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Tougher security standards coming for removable storage devices

A federal interagency group responsible for data encryption policy and acquisition efforts is considering changes to existing technology contracts to incorporate tougher security requirements for removable storage devices such as thumb drives and handheld devices, a Defense Department program manager confirmed on Thursday.

A list of approved removable storage products that meet minimum security standards should be released to agencies any day, according to a source in the federal information technology industry.

A dozen IT contracts agencies use to buy software that encrypts information on mobile-computing and removable-storage devices, such as thumb drives and CD-ROMs, could be changed to include anti-malware protection, said Dave Hollis, director of cyberspace programs for Defense's Information Assurance Program and the Data-at-Rest Tiger Team.

Defense formed the tiger team to implement a policy requiring the department to protect sensitive, unclassified information on mobile devices and removable storage. This information is typically referred to as "data at rest." The group manages 12 blanket purchase agreements in partnership with Defense's Enterprise Software Initiative and the General Service Administration's Smartbuy program, and provides acquisition services to state and local agencies.

The tiger team "is currently evaluating several vendor-proposed BPA contract modifications that include [removable storage management] as part of the normal technology refresh/upgrade process," Hollis said. Several of the removable storage management upgrades "include anti-malware capabilities in addition to a requirement to meet [data at rest] encryption technical requirements."

He added that the team has not approved any of contract modifications, nor has Defense decided on policy changes.

The department included requirements to refresh or upgrade technology in the five-year agreements, which were awarded in June 2007.

The tightening of security comes in the wake of Defense's November 2008 temporary ban on the use of thumb drives and other removable storage devices on its networks because of concerns that some devices were infected with viruses.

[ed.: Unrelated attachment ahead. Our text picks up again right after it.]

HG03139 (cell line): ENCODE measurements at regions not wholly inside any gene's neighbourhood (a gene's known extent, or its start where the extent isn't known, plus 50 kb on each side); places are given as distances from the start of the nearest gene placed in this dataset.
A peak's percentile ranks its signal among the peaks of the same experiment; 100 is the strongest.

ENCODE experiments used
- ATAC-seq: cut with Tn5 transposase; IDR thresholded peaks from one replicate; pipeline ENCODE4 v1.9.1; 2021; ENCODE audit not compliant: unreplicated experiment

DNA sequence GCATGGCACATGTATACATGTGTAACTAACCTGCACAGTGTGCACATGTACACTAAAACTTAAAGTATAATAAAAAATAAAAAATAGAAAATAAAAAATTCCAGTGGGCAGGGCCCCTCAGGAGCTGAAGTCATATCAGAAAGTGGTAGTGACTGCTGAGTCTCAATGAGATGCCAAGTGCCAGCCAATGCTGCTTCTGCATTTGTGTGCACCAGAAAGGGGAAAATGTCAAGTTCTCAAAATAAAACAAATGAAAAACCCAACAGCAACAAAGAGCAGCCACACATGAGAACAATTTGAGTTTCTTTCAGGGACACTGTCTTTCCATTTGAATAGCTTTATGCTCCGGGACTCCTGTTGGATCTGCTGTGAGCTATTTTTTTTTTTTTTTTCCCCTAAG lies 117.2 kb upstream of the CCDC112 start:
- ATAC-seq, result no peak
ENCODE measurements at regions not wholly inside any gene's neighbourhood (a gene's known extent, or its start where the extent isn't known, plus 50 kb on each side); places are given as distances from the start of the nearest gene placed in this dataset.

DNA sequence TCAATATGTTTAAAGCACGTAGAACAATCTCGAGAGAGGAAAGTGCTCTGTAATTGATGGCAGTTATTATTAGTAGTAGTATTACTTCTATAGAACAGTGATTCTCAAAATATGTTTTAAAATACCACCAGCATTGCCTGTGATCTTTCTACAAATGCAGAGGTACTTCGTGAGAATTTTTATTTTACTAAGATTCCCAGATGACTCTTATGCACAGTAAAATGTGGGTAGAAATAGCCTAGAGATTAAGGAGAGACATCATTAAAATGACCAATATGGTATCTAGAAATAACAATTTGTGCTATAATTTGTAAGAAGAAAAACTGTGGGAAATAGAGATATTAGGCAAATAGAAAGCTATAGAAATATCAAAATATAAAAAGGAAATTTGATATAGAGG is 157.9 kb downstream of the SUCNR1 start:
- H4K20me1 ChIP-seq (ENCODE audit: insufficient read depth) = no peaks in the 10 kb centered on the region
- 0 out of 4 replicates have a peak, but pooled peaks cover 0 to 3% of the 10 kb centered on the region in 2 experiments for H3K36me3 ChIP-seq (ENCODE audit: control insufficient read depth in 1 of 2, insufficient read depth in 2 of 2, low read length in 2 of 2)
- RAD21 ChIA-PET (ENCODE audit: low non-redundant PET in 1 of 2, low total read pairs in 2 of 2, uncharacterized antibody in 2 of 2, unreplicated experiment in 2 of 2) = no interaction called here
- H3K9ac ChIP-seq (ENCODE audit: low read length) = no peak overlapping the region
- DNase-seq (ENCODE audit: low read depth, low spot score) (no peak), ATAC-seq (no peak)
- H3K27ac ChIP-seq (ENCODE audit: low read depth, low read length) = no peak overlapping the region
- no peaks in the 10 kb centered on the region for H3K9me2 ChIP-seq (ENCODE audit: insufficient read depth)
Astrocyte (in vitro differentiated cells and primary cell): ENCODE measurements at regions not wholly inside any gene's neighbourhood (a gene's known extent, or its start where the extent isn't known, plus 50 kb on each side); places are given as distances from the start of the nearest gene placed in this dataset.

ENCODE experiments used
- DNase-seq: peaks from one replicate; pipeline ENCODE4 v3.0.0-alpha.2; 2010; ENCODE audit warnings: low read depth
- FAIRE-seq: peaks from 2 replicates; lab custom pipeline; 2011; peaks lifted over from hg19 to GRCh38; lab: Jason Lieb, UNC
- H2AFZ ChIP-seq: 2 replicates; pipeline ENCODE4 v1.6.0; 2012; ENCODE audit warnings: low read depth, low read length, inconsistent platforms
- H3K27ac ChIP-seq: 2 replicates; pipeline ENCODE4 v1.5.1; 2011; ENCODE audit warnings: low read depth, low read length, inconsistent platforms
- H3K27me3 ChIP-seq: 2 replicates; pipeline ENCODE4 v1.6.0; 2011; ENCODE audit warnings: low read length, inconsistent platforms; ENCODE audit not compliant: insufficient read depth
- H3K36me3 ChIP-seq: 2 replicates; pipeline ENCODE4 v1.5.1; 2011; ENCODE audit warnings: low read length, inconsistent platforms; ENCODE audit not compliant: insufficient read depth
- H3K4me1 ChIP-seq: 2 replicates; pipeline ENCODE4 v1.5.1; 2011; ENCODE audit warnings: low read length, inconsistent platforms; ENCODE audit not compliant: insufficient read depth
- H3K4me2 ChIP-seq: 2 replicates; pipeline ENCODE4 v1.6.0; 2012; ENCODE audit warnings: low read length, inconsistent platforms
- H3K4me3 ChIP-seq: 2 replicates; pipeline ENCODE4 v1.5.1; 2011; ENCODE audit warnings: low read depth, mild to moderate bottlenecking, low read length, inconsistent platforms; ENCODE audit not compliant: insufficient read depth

"What we [in industry] were told is that by the end of January, there will be a new approved list of removable media that incorporates anti-malware and encryption key management," said Dave Jevans, chief executive officer of IronKey, a manufacturer of flash drives. Encryption key management allows administrators to control who can decode information on an attached storage device.

Examples of anti-malware functions include the ability to disable AutoRun, which automatically launches programs detected by the Microsoft Windows operating system; to run an internal scan that checks a mobile or storage device for malicious code and deletes it; and to disable a read-only mode that locks data on a device whenever it's attached to an unauthorized computer.

These standards "will be adopted as best practices," Jevans said. "There are already some [agencies] that are making buying decisions based on what they expect will most likely become a requirement."

The tiger team policies likely will influence the National Security Agency to establish a baseline for securing removable storage devices. That baseline eventually could be accepted as an international standard.

"It's not like this is only happening here," Jevans said. "These malware [attacks] are some of the fastest spreading ever. Worms are based on previous worms that are based on previous worms. Enforcing policy to address the [risk] is going to take a long time because of the complexity."

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